Robert Schumann: Geistervariationen – Schiff (ECM New Series 2122/23)

Geistervariationen

Robert Schumann
Geistervariationen

András Schiff piano
Recorded June 2010, Historischer Reitstadel, Neumarkt
Engineer: Stephan Schellmann
Produced by Manfred Eicher

Pianist András Schiff, best known for his surveys of Bach and Beethoven, combines the former’s austerity and the latter’s dynamism in this, his second ECM reckoning with Robert Schumann. More so than the first, the present program tracks a composer stepping out from Beethoven’s shadow and into a light very much his own. As any Schumann interpreter perhaps must, Schiff brings awareness of attendant shadows as well. These he evokes through a balance of restraint and transparency.

To be sure, the Papillons (1829-31) one of Schumann’s earliest piano works (it is his Opus 2), benefits from just such a well-rounded approach. This collection of 12 innovative vignettes linked in brazen montage is as colorful as it is compact. Indeed, each section would feel like the beginning of a longer excursion were it not already so elaborate. The C-sharp Waltz and Waltz in D are notably filigreed in this manner, while the playful chromatism of the Polonaise in D leaves a tannin-rich aftertaste.

The first sonata, his Opus 11, follows. Written in 1835 and dedicated to his future wife, Clara, it is an effusive and utterly heartfelt work, one from which Clara would draw themes for her own compositions. From the introduction alone, it’s clear that Schiff has hit upon the right formula. The modest Aria that follows is, at just over three minutes, a lovely foil to its 13-minute predecessor, and all the more enchanting for it. Even in his propriety, Schiff teases out an epic flow from its underlying fortitude. The final two movements pulse with theatricality. The last is engaging from the first, not least for Schiff’s handling of its quieter passages, the sonata’s most delicate. Through both jagged stitching and smoother threadings of the needle, a brocade of melody and atmosphere emerges that works lyrically, but with a certain sense of muscle that is distinctly Schumann.

The Kinderszenen or “Scenes from Childhood” (1838) are his most widely performed pieces and represent another innovation: children’s music for adults. Among the first of their kind, they have inspired many imitations but none quite so charming and musically direct. Moments of quietude and solitude increase among those of play as they drift onto darker, more dreamlike avenues, culminating in the grimly apportioned “Der Dichter spricht” (The Poet Speaks). Whether opaque or translucent, all 13 are suffused with a spirit that in Schiff’s hands feels as fresh as the ink drying on the original score.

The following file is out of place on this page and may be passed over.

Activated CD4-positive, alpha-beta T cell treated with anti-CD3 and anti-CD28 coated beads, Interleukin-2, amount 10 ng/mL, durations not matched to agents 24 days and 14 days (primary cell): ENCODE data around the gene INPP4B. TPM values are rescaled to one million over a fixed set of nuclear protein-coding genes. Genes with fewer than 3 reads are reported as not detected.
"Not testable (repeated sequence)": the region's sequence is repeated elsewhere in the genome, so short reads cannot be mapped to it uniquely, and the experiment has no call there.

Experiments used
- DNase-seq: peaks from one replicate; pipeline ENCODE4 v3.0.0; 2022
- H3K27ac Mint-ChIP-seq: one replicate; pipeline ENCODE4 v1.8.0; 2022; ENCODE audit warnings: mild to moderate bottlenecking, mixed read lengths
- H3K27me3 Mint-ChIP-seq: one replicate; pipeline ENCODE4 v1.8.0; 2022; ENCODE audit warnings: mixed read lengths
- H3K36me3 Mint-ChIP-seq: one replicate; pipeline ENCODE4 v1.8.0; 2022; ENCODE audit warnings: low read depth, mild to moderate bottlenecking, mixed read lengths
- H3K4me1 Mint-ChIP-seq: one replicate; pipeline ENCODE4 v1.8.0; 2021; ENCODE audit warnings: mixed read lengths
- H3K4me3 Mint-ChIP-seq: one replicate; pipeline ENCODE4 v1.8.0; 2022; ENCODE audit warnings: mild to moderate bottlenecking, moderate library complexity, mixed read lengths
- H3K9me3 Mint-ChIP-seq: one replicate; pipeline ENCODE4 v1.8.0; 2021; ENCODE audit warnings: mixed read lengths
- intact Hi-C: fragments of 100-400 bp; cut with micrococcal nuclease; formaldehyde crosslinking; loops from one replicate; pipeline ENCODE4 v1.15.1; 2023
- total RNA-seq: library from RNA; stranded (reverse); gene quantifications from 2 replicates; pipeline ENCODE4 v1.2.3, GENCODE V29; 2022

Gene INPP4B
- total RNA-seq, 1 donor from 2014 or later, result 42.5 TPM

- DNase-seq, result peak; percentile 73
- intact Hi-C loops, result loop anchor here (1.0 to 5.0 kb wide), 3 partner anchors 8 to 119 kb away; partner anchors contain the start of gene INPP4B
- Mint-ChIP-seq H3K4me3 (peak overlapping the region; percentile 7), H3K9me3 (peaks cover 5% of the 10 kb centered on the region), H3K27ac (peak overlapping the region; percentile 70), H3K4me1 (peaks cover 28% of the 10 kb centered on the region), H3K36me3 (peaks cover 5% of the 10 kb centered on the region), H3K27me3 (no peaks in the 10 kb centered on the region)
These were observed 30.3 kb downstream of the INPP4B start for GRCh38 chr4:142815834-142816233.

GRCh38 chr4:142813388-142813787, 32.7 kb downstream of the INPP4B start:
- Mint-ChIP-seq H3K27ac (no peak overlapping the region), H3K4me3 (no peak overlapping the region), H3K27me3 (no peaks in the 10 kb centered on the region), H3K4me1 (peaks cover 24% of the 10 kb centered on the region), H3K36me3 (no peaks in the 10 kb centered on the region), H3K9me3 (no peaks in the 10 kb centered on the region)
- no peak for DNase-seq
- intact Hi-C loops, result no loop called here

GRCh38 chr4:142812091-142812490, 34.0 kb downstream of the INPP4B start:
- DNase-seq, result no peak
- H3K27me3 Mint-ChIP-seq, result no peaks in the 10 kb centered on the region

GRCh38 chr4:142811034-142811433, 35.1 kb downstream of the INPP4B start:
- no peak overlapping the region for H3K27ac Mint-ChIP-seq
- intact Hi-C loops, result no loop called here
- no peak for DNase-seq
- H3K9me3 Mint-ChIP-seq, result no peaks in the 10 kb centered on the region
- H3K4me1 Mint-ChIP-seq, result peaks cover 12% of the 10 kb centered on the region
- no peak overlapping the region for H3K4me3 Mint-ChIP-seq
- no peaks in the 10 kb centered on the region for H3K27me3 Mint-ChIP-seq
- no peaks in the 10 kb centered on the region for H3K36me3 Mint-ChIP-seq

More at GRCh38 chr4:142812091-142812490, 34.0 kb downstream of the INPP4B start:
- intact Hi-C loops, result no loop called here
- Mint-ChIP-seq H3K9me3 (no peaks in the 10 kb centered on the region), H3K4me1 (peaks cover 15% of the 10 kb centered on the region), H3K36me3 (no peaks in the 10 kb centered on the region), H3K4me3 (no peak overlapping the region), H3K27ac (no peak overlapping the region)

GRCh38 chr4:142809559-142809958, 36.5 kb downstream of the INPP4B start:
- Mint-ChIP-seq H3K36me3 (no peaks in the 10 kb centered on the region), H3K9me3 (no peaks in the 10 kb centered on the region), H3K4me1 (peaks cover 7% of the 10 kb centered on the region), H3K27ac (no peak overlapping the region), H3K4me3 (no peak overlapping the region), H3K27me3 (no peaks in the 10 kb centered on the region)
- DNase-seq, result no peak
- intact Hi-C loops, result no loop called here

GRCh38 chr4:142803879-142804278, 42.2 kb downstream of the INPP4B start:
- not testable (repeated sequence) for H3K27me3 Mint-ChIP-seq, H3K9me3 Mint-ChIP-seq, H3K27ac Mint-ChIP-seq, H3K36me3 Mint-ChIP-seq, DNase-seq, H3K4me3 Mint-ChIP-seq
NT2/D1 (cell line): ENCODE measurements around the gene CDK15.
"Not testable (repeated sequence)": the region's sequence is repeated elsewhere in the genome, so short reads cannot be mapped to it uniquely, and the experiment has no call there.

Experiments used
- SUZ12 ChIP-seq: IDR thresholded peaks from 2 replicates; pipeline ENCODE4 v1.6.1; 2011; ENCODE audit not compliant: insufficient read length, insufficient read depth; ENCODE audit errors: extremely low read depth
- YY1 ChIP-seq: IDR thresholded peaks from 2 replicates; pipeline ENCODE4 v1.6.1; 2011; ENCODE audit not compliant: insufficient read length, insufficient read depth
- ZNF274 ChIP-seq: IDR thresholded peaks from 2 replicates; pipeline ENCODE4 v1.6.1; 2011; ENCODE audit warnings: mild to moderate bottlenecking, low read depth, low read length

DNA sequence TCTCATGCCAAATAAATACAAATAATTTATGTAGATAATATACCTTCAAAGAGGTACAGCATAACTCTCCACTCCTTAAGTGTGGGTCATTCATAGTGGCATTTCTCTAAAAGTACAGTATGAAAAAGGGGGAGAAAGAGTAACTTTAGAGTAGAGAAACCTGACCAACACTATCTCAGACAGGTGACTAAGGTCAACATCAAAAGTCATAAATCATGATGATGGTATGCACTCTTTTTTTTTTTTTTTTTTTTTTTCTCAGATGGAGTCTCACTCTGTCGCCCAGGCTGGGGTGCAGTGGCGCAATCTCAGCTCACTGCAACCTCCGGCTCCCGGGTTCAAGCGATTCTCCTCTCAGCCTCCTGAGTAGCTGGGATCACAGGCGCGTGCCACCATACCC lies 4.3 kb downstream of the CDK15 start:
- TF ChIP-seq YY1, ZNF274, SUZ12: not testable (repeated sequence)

On the subject of original scores, the Fantasy in C of 1836 will be either the decisive or divisive hinge, depending on your taste. Schiff works vitally through the first two movements, his left hand working overtime in support of the flowering right. Furthermore, he brings out that special stream of consciousness that pervades even the softest moments of Schumann’s writing at its most mature. In a brief liner note, Schiff delights in his possession of a first-version manuscript of the third and final movement. In this iteration, Schumann revives the final theme of the first movement—a strategy later scrapped for its pedantry. For the tried-and-true, Schiff tacks on the final, published version at the album’s end, leaving those used to the latter searching for it there. Perhaps a more useful strategy would have been to switch the two, but this is one pianist’s vision, and to it we are invited to abide. Whatever your preference, an inherent boldness perseveres.

The Waldszenen (1848-49) or “Forest Scenes” are similar in title to the Kinderszenen, but reflect a starkly different spirit. Schiff seems to draw energy directly from nature and experiences of observation for a reading that is understated yet lyrical. He brings enough insight to inspire but not to overwhelm, allowing the solace of each to occupy its respective niche with plenty of room to slumber.

Last on the program proper is Geistervariationen, or “Ghost Variations.” These pieces of 1854 are rarely performed, much less with such veracity, and comprise Schumann’s final piano work. Brokering some urgency here and there, the main theme and its five variations bespeak a tender privacy that is self-assured and wise, despite being written in the wake of a failed suicide attempt and soon before admission into an asylum. And yet, here it stands, calm and collected, in need of a wider circle of interpreters to make its visions known.

On the whole, this has the makings of a benchmark record, although some listeners will want to pair it with other classics in the field. These Kinderszenen, for instance, may not replace Horowitz’s beloved traversal of the same for CBS, but are a close second and well worth as much consideration as Schiff has put into them. Neither will Richter’s take on the C-Major Fantasy likely forfeit its place at the top for some (or any) time to come. Nevertheless, what we have here is another example of a profound relationship between artist and label, triangulating with a composer whose piano music glistens anew, as if of its own desire to be heard.

(To hear samples of Geistervariationen, click here.)

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